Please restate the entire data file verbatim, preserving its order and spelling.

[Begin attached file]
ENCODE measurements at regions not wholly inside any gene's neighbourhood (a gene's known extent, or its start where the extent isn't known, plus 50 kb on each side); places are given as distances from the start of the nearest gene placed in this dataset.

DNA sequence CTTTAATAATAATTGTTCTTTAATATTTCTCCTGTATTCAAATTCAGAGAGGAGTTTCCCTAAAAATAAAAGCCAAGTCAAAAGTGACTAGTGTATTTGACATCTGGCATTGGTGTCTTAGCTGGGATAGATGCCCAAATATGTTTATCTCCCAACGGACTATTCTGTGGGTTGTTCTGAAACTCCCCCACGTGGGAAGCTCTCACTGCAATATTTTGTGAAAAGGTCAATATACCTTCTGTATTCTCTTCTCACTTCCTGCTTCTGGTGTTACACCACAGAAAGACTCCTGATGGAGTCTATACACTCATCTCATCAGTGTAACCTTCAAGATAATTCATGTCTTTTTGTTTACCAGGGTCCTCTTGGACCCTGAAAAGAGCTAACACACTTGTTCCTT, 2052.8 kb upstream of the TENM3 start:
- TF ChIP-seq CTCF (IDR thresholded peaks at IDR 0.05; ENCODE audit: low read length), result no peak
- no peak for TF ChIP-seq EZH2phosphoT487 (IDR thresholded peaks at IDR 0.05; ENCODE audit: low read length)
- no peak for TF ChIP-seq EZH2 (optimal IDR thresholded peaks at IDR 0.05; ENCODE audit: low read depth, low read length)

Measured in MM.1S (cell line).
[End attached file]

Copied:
ENCODE measurements at regions not wholly inside any gene's neighbourhood (a gene's known extent, or its start where the extent isn't known, plus 50 kb on each side); places are given as distances from the start of the nearest gene placed in this dataset.

DNA sequence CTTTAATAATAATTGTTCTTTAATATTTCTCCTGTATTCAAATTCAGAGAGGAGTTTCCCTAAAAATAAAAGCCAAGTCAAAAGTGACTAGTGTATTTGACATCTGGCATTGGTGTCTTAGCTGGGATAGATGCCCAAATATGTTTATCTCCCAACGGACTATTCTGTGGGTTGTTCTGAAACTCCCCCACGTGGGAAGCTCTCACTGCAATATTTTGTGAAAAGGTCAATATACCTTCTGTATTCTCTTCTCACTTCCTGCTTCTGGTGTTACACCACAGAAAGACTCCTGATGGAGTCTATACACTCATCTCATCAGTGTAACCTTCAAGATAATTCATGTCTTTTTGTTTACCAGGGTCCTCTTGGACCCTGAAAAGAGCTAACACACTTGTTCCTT, 2052.8 kb upstream of the TENM3 start:
- TF ChIP-seq CTCF (IDR thresholded peaks at IDR 0.05; ENCODE audit: low read length), result no peak
- no peak for TF ChIP-seq EZH2phosphoT487 (IDR thresholded peaks at IDR 0.05; ENCODE audit: low read length)
- no peak for TF ChIP-seq EZH2 (optimal IDR thresholded peaks at IDR 0.05; ENCODE audit: low read depth, low read length)

Measured in MM.1S (cell line).